bits and pieces

The most commented-on post on my old blog — more than one hundred comments before the blog died — featured the photo above and my chatter about the blue-tailed skinks that I see sometimes at my cabin. Many comments were about keeping them as pets — something I discouraged — but just as many asserted that based on my photo, there was no such creature on this earth, that I was making up the little beastie.


I repeated my epic 27-mile bike ride the length of the Indian Creek Trail-plus on Sunday. It was easier this time, in part because I knew what to expect and, perhaps, because my heart and lungs were a tiny bit more fit for the challenge. I managed to make it a continuous ride, conquering two of the hills that had defeated me before and skipping the third by using a bypass trail around it.

On my bike back from the shop and its annual tune up, I felt as though I was riding a different bike. So smooth and quiet (still not shifting into second gear too well).


I skedaddled to Roundrock on Friday afternoon for an overnight. The incessant rains had ceased and the incessant heat hadn’t, so it looked like a window of opportunity. Above you see the view I had from the cabin porch. This volume is actually uncharacteristic for this time of the summer. Usually by now enuf water has leaked out that it’s dropped much lower. More water for longer periods means better habitat for the fish in there.

I didn’t hike in the woods, partly due to the heat but mostly because I didn’t want to be scratching myself in embarrassing places this week from chigger bites. (This despite the poison I put on my clothes and tucking my pants into my socks.) So I stuck around the cabin and mostly slung more gravel around. I didn’t have a fire. Sunset right now at my latitude is around 8:30 p.m., and that’s close to bed time for me anyway, so I didn’t relish the idea of tending a slow-burning fire late into the night on the chance that I might hear a whippoorwill or a screech own. (No to both this visit, listening through the open windows as I lay in bed in the cabin.) I also didn’t swim, though I’m sure the water is plenty warm enuf.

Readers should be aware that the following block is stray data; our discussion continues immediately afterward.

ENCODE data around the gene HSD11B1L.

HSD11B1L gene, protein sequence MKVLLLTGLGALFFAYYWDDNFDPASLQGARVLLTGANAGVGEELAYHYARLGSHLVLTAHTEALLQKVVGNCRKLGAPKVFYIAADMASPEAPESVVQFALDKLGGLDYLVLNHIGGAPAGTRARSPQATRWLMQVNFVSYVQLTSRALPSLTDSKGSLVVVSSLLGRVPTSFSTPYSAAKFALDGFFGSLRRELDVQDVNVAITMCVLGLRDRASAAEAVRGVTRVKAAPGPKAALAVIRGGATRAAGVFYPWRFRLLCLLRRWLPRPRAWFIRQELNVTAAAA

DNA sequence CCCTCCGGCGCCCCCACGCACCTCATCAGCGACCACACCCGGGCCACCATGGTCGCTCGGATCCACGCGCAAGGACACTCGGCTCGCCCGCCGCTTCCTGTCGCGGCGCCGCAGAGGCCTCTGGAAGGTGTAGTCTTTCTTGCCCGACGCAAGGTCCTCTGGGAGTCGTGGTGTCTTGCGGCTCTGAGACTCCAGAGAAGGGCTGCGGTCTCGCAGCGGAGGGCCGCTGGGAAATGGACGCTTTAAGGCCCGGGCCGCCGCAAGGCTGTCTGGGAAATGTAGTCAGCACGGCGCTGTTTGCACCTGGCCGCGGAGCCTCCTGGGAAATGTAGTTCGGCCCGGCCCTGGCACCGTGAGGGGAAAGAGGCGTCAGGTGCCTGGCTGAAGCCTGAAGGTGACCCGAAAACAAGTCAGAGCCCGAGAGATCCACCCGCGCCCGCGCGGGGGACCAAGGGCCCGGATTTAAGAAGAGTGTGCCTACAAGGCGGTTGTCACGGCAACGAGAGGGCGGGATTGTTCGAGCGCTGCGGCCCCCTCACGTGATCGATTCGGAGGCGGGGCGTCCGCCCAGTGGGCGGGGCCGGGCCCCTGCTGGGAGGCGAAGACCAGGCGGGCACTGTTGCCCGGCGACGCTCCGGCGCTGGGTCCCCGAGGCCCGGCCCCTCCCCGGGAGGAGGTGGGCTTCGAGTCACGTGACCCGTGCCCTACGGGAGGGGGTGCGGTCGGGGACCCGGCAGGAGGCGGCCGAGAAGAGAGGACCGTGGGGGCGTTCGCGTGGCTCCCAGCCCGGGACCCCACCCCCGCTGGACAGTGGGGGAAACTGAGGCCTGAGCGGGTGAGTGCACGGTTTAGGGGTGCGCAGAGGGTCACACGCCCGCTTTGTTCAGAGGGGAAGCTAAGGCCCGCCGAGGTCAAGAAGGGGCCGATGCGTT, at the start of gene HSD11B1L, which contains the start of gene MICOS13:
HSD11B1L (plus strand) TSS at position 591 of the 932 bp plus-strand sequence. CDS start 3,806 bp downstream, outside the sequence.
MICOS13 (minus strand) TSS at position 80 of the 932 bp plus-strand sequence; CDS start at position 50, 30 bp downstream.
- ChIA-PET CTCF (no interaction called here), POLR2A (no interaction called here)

Because my cabin is just above my lake, I don’t want to use any chemical herbicides in the gravel around it to keep down the weeds. Instead I use the old tarp that used to be our shelter before we had the cabin built. I lay it on an area where I want to kill off the weeds and then lay those boards* on it to keep it in place. In growing season, just a few weeks of this treatment will suffice, though the tarp stayed in its last place (west of the cabin) through the winter and spring, and did a fine job. I slung a bunch of gravel there on my recent visit, first laying down a landscaping fabric as an experiment to prevent the weeds from coming up. The photo above is where I moved the tarp over the weekend. This is behind the cabin, which is left of the photo.

For a nice discussion of this method of weed control — in the sub tropics and supplementing with palm fronds — you might consider this post on a blog that’s a long-time favorite of mine.


If all goes according to plan, my 7th grandchild will arrive today. If she had come (been scheduled) a day earlier, she would have shared a birthday with both my twin sons (one being her father) and my twin grandchildren in New York. As it is, she will share a birthday with her uncle in Indiana. Also, the hottest day of the year so far!

UPDATE: Alice Rose was born today and weighed 7 pounds, 1.9 ounces! Mom and baby are fine.


*Those boards came from a tree stand that stood near my pond for years. The tree died, the stand fell, and I harvested the wood for uses just like this.

Explore posts in the same categories: Ramblings Off Topic

One Comment on “bits and pieces”

  1. Congrats to Alice and fam!

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